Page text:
With her 9-month-old daughter napping in the next room, entrepreneur April Campbell gets down to business. The unpredictable window of time each day has to be productive. To get work accomplished, she has toted the tot to meetings and schedules work-heavy days when she has available child care.
Campbell founded Central Park Dog Daycare in 2005, when her only “babies” were of the canine variety. The business was quickly successful and she found herself working 60 hours a week. When she found out she was pregnant, she knew she needed to make some changes.
“My nine months of pregnancy was really a time of realigning the entire company,” Campbell said.
With the guidance of EWF International, she put together a management team and learned to delegate — making it possible to take four months of maternity leave and then return to work part-time.
Balancing family life with work demands is something all parents face. But it can be especially challenging for mom entrepreneurs, who often feel they have to be present for their company 24/7.
For Mother's Day, we talked to local business owners about how they achieve work/life balance.
“Those who do it well have one thing in common: Guilt is not allowed,” says Darcie Harris, founder and chief executive of EWF International, which provides networking and training opportunities for women business owners and female executives. “They realize that they have to make their business less dependent on them, which is very healthy for the business. They share household and child responsibilities with their spouses or extended family and don't feel guilty when they don't cook every meal.”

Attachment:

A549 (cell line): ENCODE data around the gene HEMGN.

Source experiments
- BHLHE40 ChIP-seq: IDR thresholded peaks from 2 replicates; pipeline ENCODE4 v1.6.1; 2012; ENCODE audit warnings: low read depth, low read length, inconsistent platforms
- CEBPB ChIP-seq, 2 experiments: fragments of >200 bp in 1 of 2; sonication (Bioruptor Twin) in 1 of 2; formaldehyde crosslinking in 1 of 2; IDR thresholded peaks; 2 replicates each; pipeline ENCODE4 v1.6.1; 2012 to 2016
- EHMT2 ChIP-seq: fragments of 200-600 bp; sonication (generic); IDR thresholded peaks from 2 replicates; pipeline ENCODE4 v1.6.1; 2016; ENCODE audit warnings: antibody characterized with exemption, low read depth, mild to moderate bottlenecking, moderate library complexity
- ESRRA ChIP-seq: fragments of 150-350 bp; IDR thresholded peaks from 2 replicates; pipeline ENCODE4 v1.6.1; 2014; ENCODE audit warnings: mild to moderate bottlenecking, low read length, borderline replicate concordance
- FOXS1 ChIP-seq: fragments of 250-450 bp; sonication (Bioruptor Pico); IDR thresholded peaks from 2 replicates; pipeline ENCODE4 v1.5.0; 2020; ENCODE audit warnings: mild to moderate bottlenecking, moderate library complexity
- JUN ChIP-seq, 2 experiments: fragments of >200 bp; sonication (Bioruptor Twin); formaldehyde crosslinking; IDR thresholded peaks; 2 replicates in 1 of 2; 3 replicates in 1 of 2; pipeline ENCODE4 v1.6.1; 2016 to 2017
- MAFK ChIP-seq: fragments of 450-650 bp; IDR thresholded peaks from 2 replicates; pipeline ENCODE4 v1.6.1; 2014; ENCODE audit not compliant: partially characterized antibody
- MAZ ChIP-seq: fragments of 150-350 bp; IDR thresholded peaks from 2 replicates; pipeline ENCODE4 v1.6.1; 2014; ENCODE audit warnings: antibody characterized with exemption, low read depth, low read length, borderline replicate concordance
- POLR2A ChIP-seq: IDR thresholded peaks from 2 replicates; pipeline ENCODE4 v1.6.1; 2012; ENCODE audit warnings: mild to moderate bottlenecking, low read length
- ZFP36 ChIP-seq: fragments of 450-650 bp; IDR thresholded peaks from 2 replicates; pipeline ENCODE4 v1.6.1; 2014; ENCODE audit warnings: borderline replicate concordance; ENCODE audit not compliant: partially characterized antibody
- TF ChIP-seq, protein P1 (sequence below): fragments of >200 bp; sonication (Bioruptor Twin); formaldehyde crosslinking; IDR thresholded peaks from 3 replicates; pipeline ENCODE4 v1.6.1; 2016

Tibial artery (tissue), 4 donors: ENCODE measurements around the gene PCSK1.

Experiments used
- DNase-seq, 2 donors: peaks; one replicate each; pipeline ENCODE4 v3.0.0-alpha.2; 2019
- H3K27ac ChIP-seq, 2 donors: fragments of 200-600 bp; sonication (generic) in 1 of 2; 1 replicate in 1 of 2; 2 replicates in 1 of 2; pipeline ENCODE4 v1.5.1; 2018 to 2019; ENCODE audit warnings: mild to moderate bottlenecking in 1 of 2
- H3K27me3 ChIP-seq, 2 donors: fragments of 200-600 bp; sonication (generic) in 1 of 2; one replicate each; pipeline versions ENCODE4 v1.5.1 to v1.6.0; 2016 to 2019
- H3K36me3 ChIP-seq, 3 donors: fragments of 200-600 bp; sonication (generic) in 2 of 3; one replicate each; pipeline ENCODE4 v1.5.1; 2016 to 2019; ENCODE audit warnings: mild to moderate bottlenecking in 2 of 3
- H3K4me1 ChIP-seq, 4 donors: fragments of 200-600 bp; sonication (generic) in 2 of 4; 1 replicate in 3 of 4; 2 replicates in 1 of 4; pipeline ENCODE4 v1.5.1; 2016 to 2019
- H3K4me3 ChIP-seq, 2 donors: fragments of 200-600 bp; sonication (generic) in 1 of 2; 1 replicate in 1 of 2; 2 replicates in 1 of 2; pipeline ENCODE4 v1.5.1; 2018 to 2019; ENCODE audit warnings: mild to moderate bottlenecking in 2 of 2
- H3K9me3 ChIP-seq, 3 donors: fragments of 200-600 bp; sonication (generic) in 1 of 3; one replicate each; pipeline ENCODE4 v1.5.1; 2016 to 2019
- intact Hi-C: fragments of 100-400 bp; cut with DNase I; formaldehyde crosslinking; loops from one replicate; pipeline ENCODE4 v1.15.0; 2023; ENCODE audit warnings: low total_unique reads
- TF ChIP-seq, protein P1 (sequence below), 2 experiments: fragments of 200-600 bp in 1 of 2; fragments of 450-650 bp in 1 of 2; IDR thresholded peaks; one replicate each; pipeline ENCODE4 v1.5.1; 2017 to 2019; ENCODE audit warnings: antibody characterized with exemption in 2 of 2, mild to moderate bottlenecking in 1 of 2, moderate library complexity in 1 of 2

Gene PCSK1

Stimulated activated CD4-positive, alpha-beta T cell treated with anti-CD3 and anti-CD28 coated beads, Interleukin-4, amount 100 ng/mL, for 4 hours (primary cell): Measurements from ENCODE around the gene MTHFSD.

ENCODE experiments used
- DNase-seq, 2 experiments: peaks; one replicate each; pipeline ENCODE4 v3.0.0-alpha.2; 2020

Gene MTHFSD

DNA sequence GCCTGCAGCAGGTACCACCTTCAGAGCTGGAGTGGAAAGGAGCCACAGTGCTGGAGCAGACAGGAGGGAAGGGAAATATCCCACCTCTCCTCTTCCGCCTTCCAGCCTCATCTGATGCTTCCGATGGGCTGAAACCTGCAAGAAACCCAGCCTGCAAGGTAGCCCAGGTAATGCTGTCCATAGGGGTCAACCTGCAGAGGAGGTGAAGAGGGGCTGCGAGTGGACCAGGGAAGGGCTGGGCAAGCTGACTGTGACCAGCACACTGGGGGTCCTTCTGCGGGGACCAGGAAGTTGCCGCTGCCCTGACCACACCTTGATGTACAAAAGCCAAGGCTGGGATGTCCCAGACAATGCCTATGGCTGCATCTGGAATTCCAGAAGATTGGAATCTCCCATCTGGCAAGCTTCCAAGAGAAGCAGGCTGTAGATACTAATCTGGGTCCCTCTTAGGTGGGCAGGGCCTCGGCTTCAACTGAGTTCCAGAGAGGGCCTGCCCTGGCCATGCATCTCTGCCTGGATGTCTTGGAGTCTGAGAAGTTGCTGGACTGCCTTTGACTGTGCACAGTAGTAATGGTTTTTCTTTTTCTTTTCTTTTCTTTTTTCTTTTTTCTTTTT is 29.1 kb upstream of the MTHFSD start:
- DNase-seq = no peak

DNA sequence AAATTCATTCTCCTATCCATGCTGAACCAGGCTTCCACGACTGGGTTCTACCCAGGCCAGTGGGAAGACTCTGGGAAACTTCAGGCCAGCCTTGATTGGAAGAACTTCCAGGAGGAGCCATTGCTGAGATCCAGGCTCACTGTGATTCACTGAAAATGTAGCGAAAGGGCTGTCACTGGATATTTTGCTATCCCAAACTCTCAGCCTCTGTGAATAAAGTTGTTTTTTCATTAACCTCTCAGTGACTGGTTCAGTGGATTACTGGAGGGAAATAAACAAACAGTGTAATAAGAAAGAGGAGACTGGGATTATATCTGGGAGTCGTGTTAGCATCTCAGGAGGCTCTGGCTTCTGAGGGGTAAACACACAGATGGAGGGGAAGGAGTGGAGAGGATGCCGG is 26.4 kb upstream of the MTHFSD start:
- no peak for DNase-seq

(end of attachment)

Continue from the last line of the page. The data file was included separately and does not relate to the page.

Children gain something very important from seeing their mom in a business role, Harris adds, which makes up for missing an occasional soccer game.
Another mom entrepreneur, Jennifer Oliver, thought carefully when choosing a location for her budding business, Paper Concierge. She offices in the Shoppes at Northpark, a short drive to her children's school, so she can attend most of her children's activities — which include golf, horseback riding and musical theater.
She also set up a room in her office for her children (triplet 12-year-old girls and a 9-year-old son) to use after school. Her work day begins right after school drop-off, so she can be finished in time for dinner.
“We all eat together,” she said, admitting they may not cook the meal but that's not as important.
Now that Terri Bowles' children are grown, she's seeing some benefit to having them grow up in a family business. Bowles took over Broadway Tag Agency 14 years ago, when she was a stay-at-home mom to her children, then 6, 9 and 12.
Her youngest is now a sophomore at Oklahoma Baptist University, her daughter is finishing her first year as an inner-city public kindergarten teacher and her oldest is in his final year of pharmacy school. She also recently adopted a 15-year-old.
Owning the business meant she was able to arrange her working hours around her children's schedules. “I really tried when they were younger to let them know they were the most important,” she said. “The business was the business and they came first.”
Andrea Mason's fitness business, Barre3, provides child care — which is great for a mom with young children like herself. Her 6-year-old daughter and 2-year-old son can come to work with her while she teaches classes, which consist of a blend of yoga, Pilates and ballet.
Mason, who is married to retired NBA player Desmond Mason, said his career shift made her business venture possible.
“I don't think if he was still playing, I could have this on my shoulders,” she said. “Because he retired, it allowed me to pursue this passion of mine.”
She says it's important for moms to balance not just the two aspects of their life, but three: work, family and something for themselves, whatever it may be.